Start by adding a new user account. Go to “Users” -> “Add New” in the dashboard navigation menu. There you will see all the requirements and options for adding a new user account.
Fill in the form and where you see the “Role” drop-down list at the bottom, select “Editor” (change it from the default “Subscriber”).
That’s it! Your new editor can create and edit content, hopefully without breaking anything. The WordPress Codex has the full list of permissions afforded to the “Editor” role.
Creating an editor role in WordPress
Tip: WordPress will generate a strong password for the new user and this password can be emailed to them, so it’s probably a good idea to ask you new editor to log in and change it and keep the password in a safe place (i.e. not an email inbox).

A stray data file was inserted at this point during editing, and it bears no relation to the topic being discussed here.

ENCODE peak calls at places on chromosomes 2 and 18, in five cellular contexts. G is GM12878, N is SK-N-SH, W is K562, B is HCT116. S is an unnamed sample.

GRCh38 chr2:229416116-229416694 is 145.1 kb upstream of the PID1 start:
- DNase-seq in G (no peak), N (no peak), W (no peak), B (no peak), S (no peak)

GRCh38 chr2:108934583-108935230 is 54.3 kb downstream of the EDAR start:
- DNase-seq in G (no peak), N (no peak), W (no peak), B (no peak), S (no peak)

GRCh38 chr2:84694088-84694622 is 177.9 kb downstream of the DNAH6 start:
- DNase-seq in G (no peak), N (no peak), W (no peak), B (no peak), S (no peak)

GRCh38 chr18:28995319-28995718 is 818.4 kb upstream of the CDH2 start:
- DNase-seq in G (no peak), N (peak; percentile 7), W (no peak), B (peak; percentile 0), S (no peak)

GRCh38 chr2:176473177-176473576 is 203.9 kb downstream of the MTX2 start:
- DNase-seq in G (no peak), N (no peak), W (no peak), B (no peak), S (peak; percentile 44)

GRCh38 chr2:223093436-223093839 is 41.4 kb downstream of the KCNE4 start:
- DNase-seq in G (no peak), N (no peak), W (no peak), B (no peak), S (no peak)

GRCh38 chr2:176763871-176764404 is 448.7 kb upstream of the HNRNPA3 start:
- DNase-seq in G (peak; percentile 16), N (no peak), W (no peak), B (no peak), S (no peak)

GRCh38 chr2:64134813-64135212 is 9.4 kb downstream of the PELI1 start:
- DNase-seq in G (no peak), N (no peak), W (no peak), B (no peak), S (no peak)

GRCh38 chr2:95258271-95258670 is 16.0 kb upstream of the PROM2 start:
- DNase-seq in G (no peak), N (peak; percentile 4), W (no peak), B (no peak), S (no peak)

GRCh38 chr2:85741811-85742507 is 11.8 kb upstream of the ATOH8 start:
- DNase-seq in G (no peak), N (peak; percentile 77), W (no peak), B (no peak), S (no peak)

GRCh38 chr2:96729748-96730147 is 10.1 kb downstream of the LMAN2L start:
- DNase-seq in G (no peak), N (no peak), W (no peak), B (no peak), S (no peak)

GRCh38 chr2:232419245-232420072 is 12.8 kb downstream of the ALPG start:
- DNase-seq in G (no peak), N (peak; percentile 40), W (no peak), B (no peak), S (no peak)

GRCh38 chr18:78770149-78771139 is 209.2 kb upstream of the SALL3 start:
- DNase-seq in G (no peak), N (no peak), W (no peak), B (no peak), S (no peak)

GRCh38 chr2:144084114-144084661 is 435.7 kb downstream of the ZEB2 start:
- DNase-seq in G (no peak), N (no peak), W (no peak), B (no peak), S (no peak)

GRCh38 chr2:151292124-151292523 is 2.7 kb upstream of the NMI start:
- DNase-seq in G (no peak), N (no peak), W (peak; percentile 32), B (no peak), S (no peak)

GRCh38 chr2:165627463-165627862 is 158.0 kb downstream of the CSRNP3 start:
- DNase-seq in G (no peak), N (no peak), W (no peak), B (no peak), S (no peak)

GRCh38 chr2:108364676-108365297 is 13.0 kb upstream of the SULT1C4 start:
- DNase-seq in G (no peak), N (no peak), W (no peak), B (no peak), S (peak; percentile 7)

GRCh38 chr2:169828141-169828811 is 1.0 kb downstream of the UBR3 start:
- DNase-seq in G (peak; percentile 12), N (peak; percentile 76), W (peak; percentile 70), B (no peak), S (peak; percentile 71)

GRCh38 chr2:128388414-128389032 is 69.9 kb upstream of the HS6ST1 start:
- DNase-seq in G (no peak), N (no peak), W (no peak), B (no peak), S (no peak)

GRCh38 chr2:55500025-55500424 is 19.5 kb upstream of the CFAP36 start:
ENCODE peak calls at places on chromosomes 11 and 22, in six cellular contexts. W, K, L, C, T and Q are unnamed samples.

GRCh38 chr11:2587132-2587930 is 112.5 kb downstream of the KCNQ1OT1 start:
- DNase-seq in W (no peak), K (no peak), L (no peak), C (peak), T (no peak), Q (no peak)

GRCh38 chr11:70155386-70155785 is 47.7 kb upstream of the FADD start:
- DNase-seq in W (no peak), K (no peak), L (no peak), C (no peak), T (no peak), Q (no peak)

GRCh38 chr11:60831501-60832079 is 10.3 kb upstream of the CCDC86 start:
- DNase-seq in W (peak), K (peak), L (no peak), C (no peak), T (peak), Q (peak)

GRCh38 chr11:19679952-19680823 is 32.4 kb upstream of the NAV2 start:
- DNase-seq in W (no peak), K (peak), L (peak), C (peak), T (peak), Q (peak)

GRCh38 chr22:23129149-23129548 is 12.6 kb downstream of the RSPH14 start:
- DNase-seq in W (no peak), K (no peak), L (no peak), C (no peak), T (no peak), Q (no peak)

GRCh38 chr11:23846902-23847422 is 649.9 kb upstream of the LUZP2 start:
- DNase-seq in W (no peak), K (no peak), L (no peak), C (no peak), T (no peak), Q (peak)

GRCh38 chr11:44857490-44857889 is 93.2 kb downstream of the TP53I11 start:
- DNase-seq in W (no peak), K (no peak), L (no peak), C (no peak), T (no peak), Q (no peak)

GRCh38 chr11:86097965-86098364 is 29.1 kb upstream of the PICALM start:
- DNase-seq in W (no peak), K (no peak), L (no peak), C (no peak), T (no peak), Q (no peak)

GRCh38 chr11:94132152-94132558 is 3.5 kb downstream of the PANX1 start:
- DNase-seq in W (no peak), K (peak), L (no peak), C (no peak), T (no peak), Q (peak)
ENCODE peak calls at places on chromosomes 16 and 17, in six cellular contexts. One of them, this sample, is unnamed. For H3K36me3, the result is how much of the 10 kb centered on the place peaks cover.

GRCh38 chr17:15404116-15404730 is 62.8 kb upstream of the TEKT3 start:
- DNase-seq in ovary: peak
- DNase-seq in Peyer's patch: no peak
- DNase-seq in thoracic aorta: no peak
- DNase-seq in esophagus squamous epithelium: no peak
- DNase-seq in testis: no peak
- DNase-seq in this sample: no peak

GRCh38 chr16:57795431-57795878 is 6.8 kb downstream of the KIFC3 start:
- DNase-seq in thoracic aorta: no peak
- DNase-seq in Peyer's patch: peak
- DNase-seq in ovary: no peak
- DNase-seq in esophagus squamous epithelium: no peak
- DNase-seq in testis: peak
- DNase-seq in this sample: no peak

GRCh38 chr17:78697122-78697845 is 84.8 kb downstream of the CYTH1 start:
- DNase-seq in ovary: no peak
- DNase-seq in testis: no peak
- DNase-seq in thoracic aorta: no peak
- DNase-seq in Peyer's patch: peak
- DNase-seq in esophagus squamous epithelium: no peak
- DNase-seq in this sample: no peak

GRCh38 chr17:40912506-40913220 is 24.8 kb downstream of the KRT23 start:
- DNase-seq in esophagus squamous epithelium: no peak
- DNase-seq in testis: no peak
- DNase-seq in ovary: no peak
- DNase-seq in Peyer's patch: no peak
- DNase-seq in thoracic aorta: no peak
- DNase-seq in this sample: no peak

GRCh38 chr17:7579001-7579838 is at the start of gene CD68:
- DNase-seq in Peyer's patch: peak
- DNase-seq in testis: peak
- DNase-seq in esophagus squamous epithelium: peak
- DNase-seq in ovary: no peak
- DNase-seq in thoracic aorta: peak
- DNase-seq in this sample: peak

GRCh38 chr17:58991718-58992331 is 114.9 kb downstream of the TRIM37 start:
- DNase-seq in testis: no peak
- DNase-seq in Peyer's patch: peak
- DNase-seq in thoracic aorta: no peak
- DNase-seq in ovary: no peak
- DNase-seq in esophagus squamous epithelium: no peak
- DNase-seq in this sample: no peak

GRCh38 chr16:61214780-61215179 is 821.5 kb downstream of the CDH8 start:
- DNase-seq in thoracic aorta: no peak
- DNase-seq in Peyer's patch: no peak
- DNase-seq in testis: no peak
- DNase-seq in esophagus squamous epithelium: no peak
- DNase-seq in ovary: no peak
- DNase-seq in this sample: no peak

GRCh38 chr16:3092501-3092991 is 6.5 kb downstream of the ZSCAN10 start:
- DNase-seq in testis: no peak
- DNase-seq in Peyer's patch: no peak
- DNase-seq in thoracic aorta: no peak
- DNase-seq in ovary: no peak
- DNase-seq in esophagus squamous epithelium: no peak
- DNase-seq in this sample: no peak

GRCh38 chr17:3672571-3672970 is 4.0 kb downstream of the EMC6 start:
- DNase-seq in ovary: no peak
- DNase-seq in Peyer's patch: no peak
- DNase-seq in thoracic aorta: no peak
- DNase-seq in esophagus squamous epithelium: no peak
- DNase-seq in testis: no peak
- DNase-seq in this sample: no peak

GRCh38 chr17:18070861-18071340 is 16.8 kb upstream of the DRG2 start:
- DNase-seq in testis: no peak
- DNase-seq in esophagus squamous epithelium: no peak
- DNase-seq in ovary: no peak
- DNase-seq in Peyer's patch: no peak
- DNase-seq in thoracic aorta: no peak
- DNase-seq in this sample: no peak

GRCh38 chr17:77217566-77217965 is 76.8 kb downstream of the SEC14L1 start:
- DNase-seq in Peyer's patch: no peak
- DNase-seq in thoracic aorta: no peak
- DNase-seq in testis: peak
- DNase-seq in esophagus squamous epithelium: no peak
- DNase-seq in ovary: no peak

A few forums I’m on – most notably Github – support Markdown so I thought I’d take a look at how i can work with it.
There’s a great little how to on maketecheasier.com that shows how to generate the HTML output right from the Kate text editor. Kate supports build profiles (which can just be a shell command) to make the code-to-build process seamless.
First, install Pandoc to convert the Markdown markup to HTML and create a build profile to run a command to convert the working text file into a HTML one.
pandoc -r markdown -w html -o %f.html %f
Then hit your keybinding (in my case Ctrl+Alt+B) and voilà the html file will be generated. You can also go a step further and spawn Firefox (or any other browser) to open the file so you can check the HTML output immediately.
So I finally get around to purchasing a new notebook as a functional alternative to the one I’ve been relying on for the past four years.